Xin Nian Kuai Le!
of dragon's blood trees-socotra island-yemen, a photo by ronnyreportage on Flickr.
Xin Nian Kuai Le!
Happy Year of the Dragon :-)
Today marks the beginning of another 12 year zodiacal cycle, and being a dragon myself I can only hope for the best. This year it's a black dragon, or a water dragon, and it also marks the end of the cycle of wood and the beginning of a cycle of fire. The dragon is a mythical creature of remarkable size. So big that you can't see both of its head and tail at the same time! So it always has something new to show you when you least expect it. Dragon, unlike the Western evil fire-spitting monsters are believed to brings good fortune in Chinese culture. From all that I gathered means that it's a year of unpredictable things, surprising turns of events that could change for either better or worse - according to all the sources that like to predict things... How convenient for them!
On a more on-topic for this blog notion: my spontaneous search today for a dragon-related plants (preferably aromatic) did not yield anything of interest besides what I already knew about... There is the obvious - 9 bend dragon red tea (probably not the only dragon-inspired tea in China though!) which I've tasted and reported about earlier. But I'm speaking of dragon's blood (the resin of the plant pictured above), which is blood-red, and is used in incense more than in perfumery. I've used in in my Clarimonde perfume. It is associated with the planet of Mars, and is burnt in magical rituals to return a lost love. It has a scent not unlike frankincense when burnt on hot charcoal.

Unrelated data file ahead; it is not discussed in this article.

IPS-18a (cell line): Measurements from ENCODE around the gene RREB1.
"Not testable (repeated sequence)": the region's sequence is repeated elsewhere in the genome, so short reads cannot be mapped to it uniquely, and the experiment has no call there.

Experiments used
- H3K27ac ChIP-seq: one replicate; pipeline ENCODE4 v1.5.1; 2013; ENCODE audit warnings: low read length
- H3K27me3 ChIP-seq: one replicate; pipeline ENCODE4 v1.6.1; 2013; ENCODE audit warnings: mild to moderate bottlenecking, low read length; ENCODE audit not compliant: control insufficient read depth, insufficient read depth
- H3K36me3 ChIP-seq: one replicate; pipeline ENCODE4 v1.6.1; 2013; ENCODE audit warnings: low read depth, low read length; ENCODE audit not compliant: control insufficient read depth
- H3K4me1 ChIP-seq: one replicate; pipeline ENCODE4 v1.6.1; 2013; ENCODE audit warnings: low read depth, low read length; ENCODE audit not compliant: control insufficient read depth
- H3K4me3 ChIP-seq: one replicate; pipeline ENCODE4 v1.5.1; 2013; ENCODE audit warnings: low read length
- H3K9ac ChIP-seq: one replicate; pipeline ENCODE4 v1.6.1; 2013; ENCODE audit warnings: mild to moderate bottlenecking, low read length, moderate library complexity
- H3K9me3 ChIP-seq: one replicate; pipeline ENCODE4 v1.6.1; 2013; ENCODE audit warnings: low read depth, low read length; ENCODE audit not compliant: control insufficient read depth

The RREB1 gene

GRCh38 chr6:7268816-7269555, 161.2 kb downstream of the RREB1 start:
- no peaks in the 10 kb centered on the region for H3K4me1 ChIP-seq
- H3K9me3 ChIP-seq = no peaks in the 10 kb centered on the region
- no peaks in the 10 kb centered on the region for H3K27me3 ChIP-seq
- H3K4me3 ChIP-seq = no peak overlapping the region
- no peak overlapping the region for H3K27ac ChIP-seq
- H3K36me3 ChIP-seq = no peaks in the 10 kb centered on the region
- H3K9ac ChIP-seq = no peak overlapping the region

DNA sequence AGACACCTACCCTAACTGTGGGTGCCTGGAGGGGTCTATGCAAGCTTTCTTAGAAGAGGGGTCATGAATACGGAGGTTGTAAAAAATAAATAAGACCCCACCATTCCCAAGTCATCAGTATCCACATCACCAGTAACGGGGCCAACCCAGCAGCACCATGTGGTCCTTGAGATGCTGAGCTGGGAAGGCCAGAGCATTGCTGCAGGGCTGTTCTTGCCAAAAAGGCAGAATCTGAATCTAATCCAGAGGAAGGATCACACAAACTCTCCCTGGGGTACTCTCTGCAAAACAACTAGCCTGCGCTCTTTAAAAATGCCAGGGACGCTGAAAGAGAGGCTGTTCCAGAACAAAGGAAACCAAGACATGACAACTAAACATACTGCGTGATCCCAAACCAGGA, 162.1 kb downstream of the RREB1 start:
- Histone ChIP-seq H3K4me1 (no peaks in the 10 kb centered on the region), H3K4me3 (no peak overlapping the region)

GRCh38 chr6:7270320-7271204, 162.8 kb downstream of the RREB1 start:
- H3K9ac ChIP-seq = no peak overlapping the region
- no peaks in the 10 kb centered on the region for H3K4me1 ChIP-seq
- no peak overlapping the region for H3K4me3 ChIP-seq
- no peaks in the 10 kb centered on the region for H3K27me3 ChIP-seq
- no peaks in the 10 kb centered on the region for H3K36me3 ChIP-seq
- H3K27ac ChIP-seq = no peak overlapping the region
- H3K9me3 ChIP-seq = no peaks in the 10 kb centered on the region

The other dragon-related aromatic plant is tarragon - aka estragon - which means "little dragon". It has a sweet, balsamic, anise-like scent because of the methyl chavicol content (it might remind you of exotic or Thai basil as well), but brighter and greener than aniseed or fennel, and the absolute is out of this world lovely, with buttery, lactonic aspects that are rare to find in plant extracts. I've used it in my Vetiver Racinettes and Black Licorice. And of course - the culinary uses of tarragon are quite delightful - I use it in fennel & orange tea sandwiches, in salad dressings and on fish.
Since I've been so absorbed in my botanical research of aphrodisiacs I think writing about these two in more depth will take place later. But I hope you found this very little bit inspiring and that the year will bring you only happy surprises!